The difficult and perplexing

Still tired.

What’s working

Well, the new kitchen tap. The shower is still temperamental, though cleaning the head with vinegar has helped a little.

Reading

I started The Paris Apartment (Lucy Foley) on the train home from York (did I say that last week?) but haven’t got any further with it. I got slightly irritated by the sheer profusion of unnecessary cliffhangers (oh no! she has been hit by something heavy and sharp! two chapters later, it turns out to have been a cat jumping on her!) but will probably pick it up again on another train journey sooner or later. I’ve been dipping into Atlas of Imagined Places (Matt Brown and Rhys B. Davies), which is great fun, even if it’s making me painfully aware of my lamentable lack of pop culture knowledge. This is bound to feature as a Reader’s Gazetteer special when I’ve done a bit more dipping. And, in Sunday afternoon Christian reading, I’ve just begun Intimate Jesus: the sexuality of God incarnate (Andy Angel).

Writing

I finished the first draft of Starcrossers. Hurrah! It’s three and a half thousand words too long and I could easily make it longer. Oh dear. I’m going to let it sit for a month and see what’s to be done about it in December.

I also began a blog post about the Belgian Coastal Tramway, which I’m hopeful you’ll see sometime in the next few weeks.

Making

Return of the mystery patchwork (finally remembered to look in the fabric box in daylight, allowing me to cut out the last six patches and the wadding.

Mending

Darned some different bits of my black jeans. And one of Tony’s T-shirts.

Watching

The Sheffield Grand Prix. One of my friends got tickets to be there in person. I’m very jealous.

I would say, Twitter imploding, but actually I’ve only been following it at a distance. I haven’t really enjoyed being on Twitter since 2016 or so: this may be a prompt to step away. My favourite time on the internet was really round about 2009 or 2010 when LiveJournal was still thriving and Dreamwidth was just taking off so there could be two versions of the exact same post with two equally interesting conversations happening in the comments, and when blogs were still where it was and nobody had yet invented the algorithm. You can probably tell.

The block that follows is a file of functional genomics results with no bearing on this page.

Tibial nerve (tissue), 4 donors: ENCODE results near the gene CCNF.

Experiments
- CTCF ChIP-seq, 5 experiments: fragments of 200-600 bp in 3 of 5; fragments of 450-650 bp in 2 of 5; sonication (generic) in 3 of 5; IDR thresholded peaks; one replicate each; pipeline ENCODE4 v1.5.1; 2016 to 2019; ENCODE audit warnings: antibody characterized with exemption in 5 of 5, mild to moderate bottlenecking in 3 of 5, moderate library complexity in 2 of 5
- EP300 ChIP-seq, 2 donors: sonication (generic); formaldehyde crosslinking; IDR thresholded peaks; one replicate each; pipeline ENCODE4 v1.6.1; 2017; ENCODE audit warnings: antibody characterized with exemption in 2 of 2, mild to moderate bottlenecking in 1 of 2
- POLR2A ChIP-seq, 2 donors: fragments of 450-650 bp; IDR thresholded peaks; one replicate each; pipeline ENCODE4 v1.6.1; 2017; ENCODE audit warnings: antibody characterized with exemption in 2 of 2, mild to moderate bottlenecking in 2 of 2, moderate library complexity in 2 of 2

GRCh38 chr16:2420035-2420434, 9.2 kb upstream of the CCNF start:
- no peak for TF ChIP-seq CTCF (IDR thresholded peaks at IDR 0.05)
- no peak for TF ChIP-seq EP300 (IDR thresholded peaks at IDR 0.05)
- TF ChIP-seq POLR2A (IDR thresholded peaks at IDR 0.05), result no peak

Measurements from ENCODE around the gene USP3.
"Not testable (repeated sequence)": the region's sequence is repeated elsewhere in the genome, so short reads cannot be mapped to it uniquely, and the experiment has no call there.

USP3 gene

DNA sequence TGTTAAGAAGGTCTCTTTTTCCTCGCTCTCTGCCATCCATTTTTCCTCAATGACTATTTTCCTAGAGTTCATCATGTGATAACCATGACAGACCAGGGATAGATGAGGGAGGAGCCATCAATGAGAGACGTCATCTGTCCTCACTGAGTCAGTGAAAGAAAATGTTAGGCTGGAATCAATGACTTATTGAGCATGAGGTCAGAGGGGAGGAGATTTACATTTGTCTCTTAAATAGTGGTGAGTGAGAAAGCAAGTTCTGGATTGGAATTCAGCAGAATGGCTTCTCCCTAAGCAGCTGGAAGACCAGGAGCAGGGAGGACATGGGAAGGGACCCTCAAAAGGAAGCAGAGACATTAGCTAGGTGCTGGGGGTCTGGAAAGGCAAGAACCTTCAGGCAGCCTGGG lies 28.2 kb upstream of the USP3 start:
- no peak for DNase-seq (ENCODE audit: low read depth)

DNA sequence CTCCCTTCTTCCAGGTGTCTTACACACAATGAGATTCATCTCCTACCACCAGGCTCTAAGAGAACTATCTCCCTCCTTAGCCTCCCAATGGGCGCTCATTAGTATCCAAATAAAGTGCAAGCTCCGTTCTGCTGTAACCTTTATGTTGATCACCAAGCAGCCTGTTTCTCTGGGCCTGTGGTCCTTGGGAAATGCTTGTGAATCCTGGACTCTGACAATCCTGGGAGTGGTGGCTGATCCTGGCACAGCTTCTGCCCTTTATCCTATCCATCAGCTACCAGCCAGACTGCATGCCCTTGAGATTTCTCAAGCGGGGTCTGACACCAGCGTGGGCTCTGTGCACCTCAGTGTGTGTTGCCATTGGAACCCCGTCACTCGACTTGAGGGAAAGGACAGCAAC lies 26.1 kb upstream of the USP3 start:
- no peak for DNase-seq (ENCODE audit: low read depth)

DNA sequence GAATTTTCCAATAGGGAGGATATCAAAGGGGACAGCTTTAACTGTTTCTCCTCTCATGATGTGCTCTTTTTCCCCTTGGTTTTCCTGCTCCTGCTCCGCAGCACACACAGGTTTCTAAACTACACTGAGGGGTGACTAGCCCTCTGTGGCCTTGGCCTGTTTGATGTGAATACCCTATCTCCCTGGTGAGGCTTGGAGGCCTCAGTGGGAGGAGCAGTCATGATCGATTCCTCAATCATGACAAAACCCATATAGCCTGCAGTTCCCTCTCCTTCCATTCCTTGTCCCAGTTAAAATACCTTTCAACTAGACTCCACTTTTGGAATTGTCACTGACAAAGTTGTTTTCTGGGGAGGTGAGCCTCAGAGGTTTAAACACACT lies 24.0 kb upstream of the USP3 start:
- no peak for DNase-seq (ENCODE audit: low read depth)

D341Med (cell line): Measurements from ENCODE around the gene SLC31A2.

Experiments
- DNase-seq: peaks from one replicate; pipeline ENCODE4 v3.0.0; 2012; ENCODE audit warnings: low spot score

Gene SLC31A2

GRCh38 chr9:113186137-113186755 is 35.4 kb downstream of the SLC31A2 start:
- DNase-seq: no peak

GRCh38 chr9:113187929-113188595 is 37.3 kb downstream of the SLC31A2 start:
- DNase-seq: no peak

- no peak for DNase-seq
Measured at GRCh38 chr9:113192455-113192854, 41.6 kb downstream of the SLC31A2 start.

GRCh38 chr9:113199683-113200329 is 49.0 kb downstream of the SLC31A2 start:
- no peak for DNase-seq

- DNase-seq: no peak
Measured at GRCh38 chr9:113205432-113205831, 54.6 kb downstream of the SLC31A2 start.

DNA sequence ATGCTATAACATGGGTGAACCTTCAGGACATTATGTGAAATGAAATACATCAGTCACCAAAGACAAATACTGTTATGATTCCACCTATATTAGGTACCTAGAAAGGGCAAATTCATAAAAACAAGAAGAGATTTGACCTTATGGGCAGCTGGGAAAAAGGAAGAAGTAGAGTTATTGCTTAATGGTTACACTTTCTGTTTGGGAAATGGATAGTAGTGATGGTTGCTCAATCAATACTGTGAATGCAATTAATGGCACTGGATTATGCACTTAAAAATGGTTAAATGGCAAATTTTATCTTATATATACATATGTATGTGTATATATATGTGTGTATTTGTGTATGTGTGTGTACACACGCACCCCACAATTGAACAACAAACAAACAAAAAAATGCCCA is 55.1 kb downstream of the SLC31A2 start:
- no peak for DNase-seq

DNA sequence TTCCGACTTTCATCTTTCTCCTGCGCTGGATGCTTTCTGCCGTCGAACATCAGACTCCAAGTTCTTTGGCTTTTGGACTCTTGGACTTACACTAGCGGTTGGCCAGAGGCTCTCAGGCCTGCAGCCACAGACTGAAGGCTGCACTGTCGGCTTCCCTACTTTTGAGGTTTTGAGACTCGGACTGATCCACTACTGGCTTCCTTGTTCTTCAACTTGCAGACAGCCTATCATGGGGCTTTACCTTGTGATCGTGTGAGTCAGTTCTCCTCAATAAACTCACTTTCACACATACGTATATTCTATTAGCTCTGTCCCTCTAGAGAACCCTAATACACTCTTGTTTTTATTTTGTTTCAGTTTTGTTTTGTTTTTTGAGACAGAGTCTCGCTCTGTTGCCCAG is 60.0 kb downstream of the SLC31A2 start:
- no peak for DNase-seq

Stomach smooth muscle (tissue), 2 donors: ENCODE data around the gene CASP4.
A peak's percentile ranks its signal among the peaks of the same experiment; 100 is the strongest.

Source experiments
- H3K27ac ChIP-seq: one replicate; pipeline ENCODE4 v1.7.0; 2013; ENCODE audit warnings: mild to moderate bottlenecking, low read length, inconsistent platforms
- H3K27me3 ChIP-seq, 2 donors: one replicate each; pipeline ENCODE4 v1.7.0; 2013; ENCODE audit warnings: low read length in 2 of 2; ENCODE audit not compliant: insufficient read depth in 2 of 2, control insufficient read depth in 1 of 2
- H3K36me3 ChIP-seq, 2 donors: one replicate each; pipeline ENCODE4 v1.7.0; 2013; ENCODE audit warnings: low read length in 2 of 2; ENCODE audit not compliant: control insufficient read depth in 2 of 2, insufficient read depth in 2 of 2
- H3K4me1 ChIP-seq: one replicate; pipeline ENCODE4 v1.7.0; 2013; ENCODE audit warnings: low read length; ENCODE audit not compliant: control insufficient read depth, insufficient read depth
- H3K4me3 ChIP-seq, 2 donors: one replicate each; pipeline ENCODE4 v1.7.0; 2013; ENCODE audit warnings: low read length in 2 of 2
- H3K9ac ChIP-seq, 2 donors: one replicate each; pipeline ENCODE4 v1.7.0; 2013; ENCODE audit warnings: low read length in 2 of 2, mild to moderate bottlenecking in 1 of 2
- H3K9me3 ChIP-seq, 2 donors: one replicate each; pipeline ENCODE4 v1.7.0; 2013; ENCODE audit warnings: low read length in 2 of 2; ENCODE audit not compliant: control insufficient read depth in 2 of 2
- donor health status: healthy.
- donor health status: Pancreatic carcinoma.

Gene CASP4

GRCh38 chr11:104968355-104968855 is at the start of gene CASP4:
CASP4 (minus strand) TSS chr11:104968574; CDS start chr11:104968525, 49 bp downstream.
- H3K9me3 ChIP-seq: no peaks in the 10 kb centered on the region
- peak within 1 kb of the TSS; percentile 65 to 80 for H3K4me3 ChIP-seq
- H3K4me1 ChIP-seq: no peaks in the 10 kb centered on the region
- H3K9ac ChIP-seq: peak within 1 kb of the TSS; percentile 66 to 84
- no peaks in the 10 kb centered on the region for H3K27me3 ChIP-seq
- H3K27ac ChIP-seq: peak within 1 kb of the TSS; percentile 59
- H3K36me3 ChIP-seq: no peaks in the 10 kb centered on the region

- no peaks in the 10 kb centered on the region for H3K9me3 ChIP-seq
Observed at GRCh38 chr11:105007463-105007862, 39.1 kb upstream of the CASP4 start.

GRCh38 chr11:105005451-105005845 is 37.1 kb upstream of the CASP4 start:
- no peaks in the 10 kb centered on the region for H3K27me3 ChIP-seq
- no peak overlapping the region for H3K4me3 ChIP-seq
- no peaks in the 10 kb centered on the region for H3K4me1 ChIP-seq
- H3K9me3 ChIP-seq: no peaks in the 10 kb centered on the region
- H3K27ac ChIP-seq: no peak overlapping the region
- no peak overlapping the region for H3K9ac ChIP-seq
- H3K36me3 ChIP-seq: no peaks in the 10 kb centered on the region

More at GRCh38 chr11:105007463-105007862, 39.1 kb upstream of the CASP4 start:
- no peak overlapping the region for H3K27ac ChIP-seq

Cooking

I made a really good macaroni cheese on Friday. Using actual macaroni helps: it has that lovely squidgy schlick-schlick texture, which you just don’t get with penne. (I usually use penne, but I picked up a packet of macaroni from the side of the path a few weeks ago – I would be disowned if it ever came out that I left good food lying on the ground – and have been working my way through that.)

At the moment I have a turkey carbonnade in the slow cooker. I can’t see that this is any different from an idiosyncratic bolognese sauce, but never mind that. We’ll see how it tastes in a couple of hours. I have made polenta to go with it.

Eating

Our corner shop has become a Co-op and stopped selling plain Bounty bars. Disgraceful. It does, however, sell rather good orange chocolate.

Noticing

A flock of gulls flying overhead in a shallow V-formation.

In the garden

My Japanese anemone is attempting to bloom!

Appreciating

Lie-ins. Naps. Sleep in general, basically.

Acquisitions

Tickets to Avignon (on y danse, on y danse). The idea is that we get a bit of winter sunshine when I really need it, and in the meantime it’s something to look forward to.

And Molke had a sale so I’ve ordered some more bras.

Line of the week

We’ll be taking the TGV to Avignon, but I enjoyed Slow Travel: Europe by Train in the January 2008 issue of Hidden Europe.

We really mourn the passing of Eurostar’s old route into London where the train crept through Brixton on an ancient viaduct, screeched round tight curves past Battersea’s back gardens and trundled through a metroland full of bourgeois comforts: shiny Ebbsfleet will surely never be a match for Penge East, Sydenham Hill or sedate Shortlands.

Sunday snippet

From the end of Starcrossers: